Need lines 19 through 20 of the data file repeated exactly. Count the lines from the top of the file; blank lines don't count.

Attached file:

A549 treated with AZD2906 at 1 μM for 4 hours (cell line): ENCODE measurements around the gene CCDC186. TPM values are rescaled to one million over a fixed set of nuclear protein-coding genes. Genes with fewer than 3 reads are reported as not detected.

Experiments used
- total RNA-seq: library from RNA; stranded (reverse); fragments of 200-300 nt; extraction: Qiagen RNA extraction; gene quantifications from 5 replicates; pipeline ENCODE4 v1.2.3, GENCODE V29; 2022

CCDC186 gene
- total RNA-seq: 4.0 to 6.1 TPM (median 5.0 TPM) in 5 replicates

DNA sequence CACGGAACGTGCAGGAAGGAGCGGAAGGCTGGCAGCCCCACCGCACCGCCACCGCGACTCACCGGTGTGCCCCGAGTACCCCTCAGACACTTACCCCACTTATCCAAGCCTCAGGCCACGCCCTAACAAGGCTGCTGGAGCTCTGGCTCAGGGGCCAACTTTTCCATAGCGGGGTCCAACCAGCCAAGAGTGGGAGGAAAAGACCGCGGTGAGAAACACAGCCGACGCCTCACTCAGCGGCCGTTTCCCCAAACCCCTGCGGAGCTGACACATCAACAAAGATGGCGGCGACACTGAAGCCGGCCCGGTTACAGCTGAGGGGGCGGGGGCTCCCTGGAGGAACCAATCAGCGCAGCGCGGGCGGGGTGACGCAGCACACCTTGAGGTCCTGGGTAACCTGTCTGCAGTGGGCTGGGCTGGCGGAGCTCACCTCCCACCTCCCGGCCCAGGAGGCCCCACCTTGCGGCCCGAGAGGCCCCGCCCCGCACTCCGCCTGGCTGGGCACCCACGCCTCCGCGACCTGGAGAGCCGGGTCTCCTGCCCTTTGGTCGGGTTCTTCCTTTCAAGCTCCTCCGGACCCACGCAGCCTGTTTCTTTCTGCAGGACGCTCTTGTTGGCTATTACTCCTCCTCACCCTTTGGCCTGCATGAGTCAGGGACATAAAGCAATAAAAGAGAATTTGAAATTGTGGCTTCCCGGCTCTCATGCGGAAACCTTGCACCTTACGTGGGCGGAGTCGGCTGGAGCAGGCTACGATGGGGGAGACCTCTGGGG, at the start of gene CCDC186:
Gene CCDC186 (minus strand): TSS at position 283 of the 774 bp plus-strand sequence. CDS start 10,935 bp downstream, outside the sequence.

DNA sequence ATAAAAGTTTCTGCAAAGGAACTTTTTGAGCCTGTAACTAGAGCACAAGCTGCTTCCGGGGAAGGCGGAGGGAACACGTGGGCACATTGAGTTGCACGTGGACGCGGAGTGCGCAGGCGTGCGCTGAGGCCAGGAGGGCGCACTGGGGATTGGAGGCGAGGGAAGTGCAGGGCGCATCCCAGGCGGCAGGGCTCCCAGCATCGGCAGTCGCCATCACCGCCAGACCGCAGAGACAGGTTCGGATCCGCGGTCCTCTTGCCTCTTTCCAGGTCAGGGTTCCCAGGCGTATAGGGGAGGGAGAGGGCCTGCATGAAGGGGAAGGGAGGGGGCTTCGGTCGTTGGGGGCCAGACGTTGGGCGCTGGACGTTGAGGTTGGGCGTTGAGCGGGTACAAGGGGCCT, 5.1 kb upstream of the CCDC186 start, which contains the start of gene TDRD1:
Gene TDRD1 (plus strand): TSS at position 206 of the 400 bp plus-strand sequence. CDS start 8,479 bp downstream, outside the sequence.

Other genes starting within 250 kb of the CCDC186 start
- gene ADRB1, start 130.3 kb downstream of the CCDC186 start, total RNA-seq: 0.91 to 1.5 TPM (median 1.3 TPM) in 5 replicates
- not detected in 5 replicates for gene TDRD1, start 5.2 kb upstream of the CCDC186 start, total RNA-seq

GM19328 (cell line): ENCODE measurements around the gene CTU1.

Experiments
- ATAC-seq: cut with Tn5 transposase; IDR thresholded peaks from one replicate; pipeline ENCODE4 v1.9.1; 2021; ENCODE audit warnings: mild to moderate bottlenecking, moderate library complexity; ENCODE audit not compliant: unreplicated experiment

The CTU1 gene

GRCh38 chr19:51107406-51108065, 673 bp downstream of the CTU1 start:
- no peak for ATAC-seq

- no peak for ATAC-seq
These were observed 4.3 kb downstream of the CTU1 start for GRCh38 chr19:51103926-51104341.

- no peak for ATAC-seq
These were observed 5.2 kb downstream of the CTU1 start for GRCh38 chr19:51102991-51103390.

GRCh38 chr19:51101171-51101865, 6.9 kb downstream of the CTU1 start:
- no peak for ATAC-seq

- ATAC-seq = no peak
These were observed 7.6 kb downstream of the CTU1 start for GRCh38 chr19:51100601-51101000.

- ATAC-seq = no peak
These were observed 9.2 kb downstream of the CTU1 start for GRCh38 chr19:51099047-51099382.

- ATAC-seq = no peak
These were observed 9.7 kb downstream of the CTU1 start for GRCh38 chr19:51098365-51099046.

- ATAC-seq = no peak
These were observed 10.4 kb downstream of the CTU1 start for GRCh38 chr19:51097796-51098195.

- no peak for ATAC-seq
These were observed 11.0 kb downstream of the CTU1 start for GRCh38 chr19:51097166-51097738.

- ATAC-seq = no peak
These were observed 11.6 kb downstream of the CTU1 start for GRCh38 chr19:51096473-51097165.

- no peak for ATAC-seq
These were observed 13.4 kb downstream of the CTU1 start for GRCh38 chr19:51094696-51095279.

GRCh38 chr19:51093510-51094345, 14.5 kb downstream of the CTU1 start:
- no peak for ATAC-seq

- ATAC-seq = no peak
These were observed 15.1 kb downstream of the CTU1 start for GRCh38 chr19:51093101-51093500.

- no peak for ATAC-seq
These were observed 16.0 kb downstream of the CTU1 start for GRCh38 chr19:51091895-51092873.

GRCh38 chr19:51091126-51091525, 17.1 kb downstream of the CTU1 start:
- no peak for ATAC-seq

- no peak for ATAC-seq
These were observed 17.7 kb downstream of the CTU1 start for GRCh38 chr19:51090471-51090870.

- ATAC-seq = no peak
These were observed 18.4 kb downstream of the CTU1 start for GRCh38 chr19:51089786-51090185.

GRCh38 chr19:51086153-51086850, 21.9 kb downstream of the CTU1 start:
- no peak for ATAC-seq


- no peak for ATAC-seq
These were observed 4.3 kb downstream of the CTU1 start for GRCh38 chr19:51103926-51104341.